The phrase “Save as otherwise provided in this Act” in section 185(1) of CA 2013 (saving clause)

This phrase should ideally be interpreted to refer to any other provision in the Act. The word “Save”[20] means “Except” or “Unless”.

Section 186(3) lays down that “Where the giving of any loan or guarantee or providing any security or the acquisition under sub-section (2) exceeds the limits specified in that sub-section, prior approval by means of a special resolution passed at a general meeting shall be necessary.” Thus, it is applicable where loans or investments exceed the limit mentioned in s186(2). In case the limit is not exceeded there is no requirement of passing the special resolution. However, s186 does not mention anything regarding the recipient of the loans, etc. So, it cannot be inferred from the phrase “Save as otherwise provided in this Act” in s185 that the prohibition under section 185 can be overcome by complying with s186. Further as on date the draft rules framed under s186 (12) also do not indicate that the restrictions in s185 can be overcome under s186. Even if by any construction it is concluded that the saving clause refer to s186, it will render the s185 wholly redundant as then under no scenario the restriction laid in s185 would be applicable thereby defeating the intention of the legislature.

The phrase also does not refer to the proviso in S185, as even without the saving clause the proviso remains an exception to s185 (1).

In the circumstances either harmonious construction need to be adhered or the words need to be rejected as excess and useless. Here we have resorted to harmonious construction and hence the saving clause is not to be understood as surplusage as it may refers to other provisions in the Act which may be applicable to loans to Directors, etc. eg. i) s186 w.r.t. the requirement as to special resolution, rate of interest, etc. that needs to be complied (in the present scenario when s186 is not a rule of law, its compliance is out of question); ii) Loans to Directors, etc. by a Banking Company[21]; iii) s188 (not notified) & s192 of CA 2013 (in force). A harmonious construction of the provisions of law need to be adhered to so that proper effect can be given to both s185 and s186.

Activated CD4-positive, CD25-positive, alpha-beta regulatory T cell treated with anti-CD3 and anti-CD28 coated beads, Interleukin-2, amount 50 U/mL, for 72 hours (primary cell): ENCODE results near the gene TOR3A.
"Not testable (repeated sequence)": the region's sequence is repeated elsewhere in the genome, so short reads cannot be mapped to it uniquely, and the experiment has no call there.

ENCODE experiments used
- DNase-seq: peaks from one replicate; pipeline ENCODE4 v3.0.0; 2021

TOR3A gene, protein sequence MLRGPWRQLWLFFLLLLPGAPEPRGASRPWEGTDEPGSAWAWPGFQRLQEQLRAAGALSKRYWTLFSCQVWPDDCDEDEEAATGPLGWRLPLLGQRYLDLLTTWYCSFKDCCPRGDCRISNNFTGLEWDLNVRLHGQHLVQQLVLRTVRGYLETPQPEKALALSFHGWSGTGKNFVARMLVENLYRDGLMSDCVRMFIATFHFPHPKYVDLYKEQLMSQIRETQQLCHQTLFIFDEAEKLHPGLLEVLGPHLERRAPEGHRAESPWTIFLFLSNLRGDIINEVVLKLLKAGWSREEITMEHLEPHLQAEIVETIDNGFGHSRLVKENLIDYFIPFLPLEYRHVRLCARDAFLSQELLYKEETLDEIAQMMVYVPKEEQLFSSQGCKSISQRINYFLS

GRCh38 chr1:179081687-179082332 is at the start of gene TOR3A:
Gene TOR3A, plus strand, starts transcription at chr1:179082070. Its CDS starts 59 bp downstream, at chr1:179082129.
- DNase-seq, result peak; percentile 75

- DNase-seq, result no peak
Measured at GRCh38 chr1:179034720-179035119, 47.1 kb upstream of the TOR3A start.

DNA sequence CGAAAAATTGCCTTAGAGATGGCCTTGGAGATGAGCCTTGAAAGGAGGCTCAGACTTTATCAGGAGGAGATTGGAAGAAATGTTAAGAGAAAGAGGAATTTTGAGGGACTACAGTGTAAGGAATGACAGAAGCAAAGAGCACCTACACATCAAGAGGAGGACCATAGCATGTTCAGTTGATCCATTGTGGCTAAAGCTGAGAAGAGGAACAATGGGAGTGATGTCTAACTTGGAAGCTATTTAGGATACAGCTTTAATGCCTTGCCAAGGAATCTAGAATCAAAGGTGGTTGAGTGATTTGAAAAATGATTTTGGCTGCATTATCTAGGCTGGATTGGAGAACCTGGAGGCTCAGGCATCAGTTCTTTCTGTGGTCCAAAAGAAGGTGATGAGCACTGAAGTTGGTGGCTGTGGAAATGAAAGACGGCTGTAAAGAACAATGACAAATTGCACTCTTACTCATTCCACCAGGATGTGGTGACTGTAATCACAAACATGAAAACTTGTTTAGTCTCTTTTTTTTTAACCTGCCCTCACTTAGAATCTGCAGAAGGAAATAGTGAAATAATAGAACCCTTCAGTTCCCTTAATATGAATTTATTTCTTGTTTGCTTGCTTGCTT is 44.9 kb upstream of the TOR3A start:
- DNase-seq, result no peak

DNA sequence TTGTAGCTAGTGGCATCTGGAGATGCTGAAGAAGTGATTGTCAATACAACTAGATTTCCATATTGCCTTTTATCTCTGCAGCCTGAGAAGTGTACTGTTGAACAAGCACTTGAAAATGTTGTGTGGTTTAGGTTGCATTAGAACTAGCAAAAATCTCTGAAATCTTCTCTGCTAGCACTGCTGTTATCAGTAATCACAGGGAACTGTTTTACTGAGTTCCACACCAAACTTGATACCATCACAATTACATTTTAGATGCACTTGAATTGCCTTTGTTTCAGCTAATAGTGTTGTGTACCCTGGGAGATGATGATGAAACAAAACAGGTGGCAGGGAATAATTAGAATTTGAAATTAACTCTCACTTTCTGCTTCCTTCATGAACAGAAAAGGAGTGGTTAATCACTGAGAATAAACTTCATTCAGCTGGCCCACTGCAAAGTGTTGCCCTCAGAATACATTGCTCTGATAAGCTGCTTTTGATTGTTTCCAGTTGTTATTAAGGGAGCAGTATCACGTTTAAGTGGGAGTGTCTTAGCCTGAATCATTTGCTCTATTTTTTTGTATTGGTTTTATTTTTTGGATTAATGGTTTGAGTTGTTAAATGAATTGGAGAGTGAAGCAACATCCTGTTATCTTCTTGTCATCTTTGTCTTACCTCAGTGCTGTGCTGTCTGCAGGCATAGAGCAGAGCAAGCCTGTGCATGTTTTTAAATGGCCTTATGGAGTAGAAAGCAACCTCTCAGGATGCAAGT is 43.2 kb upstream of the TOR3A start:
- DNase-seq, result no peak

Meaning of “ordinary course of business” in proviso to section 185(1)

“Ordinary course of business” – As precedents by Indian Courts are scarce, extracts from judgements in English jurisdiction have been taken to clarify the ambit of the phrase.

Whether a particular transaction was within the ordinary course of business was a question of fact and law that had to be determined by a two stage test; the first part being to ascertain whether an objective observer, knowing the company and its memorandum of association, would view the transaction as being in the ordinary course of its business, if so, it then had to be considered whether the document that created showed that the parties had not intended the transaction to be so regarded. [2005] 1 B.C.L.C. 623

What constituted the ordinary course of business having regard to business practices in the commercial world in general in relation to the ordinary operational activities of businesses as going concerns;

that the past practices of the particular company and its dealings with the particular creditor were also relevant considerations; [1998] 2 W.L.R. 441

The Lender need not be banking company in order to be able to lend in the ordinary course of its business as the proviso (b) to Companies Act, 2013 uses the word “a Company” not a banking company. Any company can give loan in the ordinary course of its and what is ordinary course will depend upon the facts and circumstances of each payment.